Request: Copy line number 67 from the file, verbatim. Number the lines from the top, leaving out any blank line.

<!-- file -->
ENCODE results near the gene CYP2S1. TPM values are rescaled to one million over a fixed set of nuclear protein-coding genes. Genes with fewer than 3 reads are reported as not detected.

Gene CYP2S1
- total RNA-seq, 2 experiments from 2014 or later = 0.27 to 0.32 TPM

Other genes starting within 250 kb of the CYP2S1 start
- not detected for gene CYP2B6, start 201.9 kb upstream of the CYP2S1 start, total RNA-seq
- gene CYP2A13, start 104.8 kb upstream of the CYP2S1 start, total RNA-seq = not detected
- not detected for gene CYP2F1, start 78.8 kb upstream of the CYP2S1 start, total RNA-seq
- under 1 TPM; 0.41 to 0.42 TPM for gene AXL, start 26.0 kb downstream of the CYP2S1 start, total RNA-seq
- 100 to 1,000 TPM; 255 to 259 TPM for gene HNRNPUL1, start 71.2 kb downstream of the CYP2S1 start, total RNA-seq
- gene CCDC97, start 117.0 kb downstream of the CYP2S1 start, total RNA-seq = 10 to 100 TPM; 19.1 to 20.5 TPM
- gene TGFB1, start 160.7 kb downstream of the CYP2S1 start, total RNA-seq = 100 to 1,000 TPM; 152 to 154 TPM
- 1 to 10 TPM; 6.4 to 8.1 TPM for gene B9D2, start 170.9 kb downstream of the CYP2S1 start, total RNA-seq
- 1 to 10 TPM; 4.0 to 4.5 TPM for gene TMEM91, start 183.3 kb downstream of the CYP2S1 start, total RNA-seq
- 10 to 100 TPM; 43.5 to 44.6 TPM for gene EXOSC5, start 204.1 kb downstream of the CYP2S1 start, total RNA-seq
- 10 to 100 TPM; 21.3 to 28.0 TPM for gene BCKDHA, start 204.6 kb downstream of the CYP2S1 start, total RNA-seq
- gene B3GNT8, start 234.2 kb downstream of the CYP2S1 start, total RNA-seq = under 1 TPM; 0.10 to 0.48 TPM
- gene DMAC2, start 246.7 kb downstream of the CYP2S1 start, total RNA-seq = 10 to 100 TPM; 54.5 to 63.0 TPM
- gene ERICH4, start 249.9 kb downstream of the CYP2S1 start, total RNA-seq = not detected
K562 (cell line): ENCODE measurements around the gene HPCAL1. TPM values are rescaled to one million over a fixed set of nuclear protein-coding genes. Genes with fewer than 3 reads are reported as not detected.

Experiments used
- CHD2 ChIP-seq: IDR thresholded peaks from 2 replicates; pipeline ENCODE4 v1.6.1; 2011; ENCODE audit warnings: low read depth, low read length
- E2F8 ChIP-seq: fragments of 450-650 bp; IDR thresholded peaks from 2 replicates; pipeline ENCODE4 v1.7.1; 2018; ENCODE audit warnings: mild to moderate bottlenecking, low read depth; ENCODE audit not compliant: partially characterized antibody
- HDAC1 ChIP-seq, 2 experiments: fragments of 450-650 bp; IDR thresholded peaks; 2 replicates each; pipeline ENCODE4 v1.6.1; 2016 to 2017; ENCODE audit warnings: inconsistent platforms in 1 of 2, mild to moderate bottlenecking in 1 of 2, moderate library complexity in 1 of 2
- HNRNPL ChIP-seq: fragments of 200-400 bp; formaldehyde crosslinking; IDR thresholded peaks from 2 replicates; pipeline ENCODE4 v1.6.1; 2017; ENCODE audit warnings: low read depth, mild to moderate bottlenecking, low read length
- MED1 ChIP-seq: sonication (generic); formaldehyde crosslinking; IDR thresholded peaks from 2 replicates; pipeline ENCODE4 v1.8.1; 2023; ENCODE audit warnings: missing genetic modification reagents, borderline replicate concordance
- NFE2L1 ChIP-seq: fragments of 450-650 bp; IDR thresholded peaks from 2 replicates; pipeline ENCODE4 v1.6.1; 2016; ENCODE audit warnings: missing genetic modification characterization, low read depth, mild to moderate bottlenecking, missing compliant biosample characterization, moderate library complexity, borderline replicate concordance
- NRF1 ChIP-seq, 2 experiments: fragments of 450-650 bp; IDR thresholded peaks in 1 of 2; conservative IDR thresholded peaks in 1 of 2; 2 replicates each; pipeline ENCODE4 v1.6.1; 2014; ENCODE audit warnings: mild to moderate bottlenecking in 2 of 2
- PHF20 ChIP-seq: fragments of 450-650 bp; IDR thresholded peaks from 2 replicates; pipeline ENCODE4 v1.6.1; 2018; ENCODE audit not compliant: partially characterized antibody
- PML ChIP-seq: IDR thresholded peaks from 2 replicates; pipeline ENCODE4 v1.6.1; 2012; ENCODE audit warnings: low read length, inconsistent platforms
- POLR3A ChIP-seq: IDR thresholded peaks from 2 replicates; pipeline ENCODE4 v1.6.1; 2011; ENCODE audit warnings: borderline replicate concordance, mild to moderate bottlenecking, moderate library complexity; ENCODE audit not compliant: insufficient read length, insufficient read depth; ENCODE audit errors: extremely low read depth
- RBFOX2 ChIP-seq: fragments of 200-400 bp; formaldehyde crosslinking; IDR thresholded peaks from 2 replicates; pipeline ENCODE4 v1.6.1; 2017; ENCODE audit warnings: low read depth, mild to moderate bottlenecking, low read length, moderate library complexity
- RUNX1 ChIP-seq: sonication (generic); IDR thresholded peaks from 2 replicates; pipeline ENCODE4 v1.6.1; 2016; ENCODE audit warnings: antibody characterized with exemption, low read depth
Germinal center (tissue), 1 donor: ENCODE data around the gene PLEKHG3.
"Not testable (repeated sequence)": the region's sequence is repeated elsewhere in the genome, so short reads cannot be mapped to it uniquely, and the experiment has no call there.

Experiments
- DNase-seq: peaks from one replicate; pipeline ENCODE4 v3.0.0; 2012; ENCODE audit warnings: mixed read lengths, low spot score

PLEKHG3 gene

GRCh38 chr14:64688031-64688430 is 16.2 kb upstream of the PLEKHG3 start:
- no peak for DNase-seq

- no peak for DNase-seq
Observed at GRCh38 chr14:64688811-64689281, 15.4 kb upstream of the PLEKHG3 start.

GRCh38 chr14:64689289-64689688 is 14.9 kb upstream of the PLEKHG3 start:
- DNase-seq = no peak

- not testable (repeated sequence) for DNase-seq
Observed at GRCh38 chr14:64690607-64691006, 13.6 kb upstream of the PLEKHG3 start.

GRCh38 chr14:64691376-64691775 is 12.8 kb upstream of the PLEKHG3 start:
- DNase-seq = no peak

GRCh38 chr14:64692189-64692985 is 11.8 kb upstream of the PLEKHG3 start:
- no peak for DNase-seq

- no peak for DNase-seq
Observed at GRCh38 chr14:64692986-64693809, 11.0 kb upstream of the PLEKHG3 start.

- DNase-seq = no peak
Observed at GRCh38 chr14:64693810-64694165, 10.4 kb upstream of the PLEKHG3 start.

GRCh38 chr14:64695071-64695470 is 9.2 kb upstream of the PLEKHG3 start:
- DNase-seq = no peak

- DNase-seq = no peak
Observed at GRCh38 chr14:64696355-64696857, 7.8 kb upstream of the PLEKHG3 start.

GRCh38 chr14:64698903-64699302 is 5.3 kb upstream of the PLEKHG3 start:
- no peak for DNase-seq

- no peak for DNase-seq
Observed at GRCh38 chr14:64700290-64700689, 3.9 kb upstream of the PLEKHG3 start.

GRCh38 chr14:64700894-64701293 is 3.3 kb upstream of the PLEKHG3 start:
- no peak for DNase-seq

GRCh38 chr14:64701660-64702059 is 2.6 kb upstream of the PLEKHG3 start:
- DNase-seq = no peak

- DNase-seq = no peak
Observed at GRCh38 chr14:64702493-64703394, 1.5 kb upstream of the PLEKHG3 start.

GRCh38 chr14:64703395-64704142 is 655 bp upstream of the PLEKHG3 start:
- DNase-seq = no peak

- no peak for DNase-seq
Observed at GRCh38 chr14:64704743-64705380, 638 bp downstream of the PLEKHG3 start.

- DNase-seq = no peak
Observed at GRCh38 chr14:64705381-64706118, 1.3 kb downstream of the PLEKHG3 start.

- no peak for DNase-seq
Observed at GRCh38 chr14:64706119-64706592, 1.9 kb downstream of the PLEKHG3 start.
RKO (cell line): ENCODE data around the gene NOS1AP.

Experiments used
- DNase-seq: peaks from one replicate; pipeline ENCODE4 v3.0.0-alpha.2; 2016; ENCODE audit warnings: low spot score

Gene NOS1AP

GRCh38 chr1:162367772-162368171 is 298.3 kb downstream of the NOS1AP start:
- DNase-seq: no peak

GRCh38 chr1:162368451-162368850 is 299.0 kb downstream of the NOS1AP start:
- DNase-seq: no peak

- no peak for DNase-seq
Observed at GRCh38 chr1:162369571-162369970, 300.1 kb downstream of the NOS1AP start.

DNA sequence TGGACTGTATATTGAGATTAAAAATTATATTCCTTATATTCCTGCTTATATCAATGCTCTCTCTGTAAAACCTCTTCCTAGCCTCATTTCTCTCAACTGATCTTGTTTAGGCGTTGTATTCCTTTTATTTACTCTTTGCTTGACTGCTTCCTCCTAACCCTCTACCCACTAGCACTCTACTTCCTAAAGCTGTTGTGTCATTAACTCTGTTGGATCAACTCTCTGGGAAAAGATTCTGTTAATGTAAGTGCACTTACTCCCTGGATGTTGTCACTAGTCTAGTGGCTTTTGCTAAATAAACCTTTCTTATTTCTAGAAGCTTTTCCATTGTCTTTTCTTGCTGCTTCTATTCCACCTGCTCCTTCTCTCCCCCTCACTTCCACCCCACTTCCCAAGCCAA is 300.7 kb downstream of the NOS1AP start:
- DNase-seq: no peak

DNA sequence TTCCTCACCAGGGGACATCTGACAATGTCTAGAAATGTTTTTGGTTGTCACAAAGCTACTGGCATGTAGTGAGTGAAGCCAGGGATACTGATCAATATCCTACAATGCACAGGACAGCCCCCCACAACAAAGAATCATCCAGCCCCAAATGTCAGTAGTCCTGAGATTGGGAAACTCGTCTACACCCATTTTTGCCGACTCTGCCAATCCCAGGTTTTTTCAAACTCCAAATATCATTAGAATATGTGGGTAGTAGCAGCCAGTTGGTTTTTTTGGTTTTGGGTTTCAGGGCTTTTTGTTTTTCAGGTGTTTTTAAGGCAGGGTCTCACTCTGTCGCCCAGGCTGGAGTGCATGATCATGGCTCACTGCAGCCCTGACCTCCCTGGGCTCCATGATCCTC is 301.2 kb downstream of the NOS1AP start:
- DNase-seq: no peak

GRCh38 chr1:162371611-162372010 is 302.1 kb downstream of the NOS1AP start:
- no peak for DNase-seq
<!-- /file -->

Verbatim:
Observed at GRCh38 chr14:64702493-64703394, 1.5 kb upstream of the PLEKHG3 start.